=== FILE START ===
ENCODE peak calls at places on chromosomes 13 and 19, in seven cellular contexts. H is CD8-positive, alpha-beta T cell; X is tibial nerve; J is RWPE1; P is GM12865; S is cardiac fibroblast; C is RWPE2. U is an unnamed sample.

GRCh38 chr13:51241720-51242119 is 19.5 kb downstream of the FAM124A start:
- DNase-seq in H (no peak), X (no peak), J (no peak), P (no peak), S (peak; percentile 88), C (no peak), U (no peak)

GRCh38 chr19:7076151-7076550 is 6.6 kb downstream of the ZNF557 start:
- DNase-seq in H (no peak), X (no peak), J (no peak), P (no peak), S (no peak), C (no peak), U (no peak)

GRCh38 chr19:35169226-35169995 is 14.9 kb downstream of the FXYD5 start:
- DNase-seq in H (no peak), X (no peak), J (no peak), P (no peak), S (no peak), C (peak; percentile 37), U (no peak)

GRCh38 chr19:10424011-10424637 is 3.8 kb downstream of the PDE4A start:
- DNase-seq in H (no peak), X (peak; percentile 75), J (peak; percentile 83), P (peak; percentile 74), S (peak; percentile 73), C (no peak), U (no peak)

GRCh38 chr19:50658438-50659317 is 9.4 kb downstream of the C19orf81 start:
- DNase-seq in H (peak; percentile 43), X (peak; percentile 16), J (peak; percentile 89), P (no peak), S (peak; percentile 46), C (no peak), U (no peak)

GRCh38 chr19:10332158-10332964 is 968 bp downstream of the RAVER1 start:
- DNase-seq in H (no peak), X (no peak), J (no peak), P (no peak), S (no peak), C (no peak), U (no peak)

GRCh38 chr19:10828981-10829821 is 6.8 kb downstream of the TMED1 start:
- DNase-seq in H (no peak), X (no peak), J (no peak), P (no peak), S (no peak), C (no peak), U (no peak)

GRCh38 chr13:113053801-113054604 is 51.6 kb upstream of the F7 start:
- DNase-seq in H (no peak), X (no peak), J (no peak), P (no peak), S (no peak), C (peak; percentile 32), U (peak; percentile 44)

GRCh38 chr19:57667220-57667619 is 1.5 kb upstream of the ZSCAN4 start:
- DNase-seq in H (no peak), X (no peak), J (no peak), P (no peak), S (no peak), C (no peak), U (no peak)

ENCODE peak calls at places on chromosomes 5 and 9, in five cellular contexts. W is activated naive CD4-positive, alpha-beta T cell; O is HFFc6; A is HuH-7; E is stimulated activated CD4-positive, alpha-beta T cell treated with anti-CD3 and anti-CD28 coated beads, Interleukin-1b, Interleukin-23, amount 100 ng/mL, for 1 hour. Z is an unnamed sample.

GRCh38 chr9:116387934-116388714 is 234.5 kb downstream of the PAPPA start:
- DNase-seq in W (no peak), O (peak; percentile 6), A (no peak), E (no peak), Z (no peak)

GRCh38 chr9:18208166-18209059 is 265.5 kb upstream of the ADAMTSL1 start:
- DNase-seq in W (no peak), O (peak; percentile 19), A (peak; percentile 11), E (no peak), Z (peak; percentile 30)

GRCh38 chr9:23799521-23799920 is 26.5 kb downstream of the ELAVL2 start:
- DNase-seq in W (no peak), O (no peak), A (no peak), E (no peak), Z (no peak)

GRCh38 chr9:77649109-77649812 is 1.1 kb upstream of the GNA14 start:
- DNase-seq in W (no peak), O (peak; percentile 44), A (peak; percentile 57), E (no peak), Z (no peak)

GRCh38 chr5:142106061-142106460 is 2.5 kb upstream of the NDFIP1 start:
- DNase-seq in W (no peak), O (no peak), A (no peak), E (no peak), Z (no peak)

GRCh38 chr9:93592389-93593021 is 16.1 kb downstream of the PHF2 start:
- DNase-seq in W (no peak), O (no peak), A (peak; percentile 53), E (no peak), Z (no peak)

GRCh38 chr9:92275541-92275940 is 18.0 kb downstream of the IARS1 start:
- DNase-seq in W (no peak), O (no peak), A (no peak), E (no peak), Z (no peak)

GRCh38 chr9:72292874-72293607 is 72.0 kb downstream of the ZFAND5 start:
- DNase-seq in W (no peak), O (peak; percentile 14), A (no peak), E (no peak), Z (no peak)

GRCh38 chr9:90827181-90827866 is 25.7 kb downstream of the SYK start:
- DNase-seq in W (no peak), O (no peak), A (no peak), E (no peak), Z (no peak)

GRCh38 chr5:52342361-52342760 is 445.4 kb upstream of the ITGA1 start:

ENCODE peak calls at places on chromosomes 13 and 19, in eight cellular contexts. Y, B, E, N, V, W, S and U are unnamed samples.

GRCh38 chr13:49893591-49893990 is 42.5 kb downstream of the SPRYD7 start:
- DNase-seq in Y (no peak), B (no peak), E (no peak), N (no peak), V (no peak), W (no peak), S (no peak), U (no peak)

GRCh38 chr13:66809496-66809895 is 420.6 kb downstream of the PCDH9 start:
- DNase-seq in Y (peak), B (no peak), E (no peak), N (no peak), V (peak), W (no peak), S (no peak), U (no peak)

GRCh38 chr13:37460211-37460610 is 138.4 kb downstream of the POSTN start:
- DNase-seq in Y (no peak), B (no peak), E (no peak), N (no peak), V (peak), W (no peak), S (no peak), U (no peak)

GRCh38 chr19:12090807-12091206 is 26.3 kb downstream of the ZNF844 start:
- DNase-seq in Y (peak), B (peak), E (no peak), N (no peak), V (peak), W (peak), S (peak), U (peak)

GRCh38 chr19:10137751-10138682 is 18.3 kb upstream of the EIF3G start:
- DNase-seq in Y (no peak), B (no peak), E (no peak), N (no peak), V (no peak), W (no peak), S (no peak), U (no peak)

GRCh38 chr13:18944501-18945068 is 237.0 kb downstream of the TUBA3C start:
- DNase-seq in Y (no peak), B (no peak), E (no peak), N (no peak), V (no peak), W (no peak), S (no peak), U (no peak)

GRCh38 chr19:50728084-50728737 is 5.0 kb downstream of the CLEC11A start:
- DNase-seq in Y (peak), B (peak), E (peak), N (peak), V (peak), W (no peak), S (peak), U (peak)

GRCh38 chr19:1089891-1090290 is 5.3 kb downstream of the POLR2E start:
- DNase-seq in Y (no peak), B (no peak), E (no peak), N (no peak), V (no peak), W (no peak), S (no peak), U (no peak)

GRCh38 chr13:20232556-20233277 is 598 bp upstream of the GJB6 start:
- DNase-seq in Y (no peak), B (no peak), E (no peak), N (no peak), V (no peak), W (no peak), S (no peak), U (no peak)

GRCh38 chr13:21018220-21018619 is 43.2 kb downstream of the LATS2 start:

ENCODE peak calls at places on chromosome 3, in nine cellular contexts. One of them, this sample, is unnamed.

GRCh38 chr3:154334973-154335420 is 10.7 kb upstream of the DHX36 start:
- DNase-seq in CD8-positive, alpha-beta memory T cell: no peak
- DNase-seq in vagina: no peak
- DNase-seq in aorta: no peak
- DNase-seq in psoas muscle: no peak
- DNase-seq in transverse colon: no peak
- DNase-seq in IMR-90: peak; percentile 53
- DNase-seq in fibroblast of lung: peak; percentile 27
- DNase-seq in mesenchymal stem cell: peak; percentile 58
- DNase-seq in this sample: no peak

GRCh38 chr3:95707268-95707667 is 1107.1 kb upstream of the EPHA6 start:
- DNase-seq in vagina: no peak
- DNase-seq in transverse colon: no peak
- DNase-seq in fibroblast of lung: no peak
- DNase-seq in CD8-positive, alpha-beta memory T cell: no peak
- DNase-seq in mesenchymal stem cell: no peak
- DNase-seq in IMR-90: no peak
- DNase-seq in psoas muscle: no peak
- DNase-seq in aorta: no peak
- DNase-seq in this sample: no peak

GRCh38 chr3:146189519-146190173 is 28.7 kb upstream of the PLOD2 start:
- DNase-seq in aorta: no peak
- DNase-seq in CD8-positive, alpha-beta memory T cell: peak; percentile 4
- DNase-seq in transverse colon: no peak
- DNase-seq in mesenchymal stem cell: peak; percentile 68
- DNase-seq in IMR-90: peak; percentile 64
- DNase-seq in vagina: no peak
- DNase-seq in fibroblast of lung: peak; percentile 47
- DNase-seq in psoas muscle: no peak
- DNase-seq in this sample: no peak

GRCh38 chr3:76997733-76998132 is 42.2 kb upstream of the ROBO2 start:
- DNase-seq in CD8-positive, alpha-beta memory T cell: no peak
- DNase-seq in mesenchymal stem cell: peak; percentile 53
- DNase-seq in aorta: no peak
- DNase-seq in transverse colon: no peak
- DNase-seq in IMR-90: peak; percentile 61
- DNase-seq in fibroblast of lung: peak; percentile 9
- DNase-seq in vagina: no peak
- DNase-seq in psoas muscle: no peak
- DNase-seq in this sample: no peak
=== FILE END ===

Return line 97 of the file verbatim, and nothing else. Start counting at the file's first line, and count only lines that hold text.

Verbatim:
- DNase-seq in fibroblast of lung: peak; percentile 9